UK museums have had their funding cut by at least 25% by the Government and local councils in the past nine months, a survey has shown. The Museums Association's impact study clearly highlights the result of the government Spending Review, which took place in October 2010. 140 museums took part in the survey.
As art prices continue to rise in the auction market, ARTKABINETT collector members wonder how cuts in museum acquisition funds will affect collections.
There has been considerable anecdotal evidence that cuts to public funding have inflicted serious damage on the UK museums sector. Individual museums report closures, staff losses and service reduction up and down the country; however there is no clear and comprehensive picture of the overall health of the sector.
This report sets out to provide such a picture. In May and June this year the Museums Association (MA) asked museum staff to provide information regarding changes to their budgets, staffing, operations and general service provision. They were requested to compare current museum performance with that of April 2010.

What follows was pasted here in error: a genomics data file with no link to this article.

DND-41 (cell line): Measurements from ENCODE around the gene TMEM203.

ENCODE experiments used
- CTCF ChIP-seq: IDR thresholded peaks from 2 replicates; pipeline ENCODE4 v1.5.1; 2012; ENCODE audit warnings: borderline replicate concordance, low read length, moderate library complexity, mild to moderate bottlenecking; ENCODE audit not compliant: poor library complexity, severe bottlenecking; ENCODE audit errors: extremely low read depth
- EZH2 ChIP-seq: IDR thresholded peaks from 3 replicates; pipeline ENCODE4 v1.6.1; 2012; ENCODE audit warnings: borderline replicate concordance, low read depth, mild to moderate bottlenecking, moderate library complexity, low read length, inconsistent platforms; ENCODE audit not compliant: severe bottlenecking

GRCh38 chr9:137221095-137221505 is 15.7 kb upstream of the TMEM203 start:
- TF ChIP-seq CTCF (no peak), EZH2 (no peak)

The qualitative and quantitative data reproduced here is representative of museums from across England, Scotland, Wales and Northern Ireland, as well as of local, national, independent, military and university institutions of all sizes. 161 individuals responded to the survey, representing 140 museums services responsible for a total of 200 separate sites.
Deep cuts have a serious impact on museums’ public service provision. Museums that have faced a cut of 25% or more are twice as likely to be reducing opening hours as museums facing lesser cuts; they are nearly three times as likely to be making staff cuts in excess of 10%.
After the three-year period within which the cuts are required, they will sit back and look at the ragged tatters of what had been a growing and enthusiastic museum service, and the tired, cynical staff within it, and perhaps regret their hasty and ill-informed decisions.”
“The Council has taken the decision to close the museum and pack up the collections to move to alternative storage as a way to ‘save’ money. In reality, the funding cuts have been the perfect opportunity to finally close an old museum that needed money spending on it to refurbish and repair the fabric of the building.”